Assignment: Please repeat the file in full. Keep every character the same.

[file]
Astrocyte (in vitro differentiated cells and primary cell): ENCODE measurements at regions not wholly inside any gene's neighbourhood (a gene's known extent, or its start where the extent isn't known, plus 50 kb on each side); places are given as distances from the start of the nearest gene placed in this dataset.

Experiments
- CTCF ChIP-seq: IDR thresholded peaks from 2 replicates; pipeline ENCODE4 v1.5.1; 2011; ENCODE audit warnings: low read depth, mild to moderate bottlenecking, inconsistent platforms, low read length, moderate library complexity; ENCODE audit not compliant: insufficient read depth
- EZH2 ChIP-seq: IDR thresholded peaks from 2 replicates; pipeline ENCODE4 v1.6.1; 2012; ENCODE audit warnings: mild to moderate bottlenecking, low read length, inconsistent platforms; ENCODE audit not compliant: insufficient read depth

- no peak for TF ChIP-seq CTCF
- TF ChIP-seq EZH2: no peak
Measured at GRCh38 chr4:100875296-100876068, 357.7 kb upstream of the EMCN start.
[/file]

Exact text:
Astrocyte (in vitro differentiated cells and primary cell): ENCODE measurements at regions not wholly inside any gene's neighbourhood (a gene's known extent, or its start where the extent isn't known, plus 50 kb on each side); places are given as distances from the start of the nearest gene placed in this dataset.

Experiments
- CTCF ChIP-seq: IDR thresholded peaks from 2 replicates; pipeline ENCODE4 v1.5.1; 2011; ENCODE audit warnings: low read depth, mild to moderate bottlenecking, inconsistent platforms, low read length, moderate library complexity; ENCODE audit not compliant: insufficient read depth
- EZH2 ChIP-seq: IDR thresholded peaks from 2 replicates; pipeline ENCODE4 v1.6.1; 2012; ENCODE audit warnings: mild to moderate bottlenecking, low read length, inconsistent platforms; ENCODE audit not compliant: insufficient read depth

- no peak for TF ChIP-seq CTCF
- TF ChIP-seq EZH2: no peak
Measured at GRCh38 chr4:100875296-100876068, 357.7 kb upstream of the EMCN start.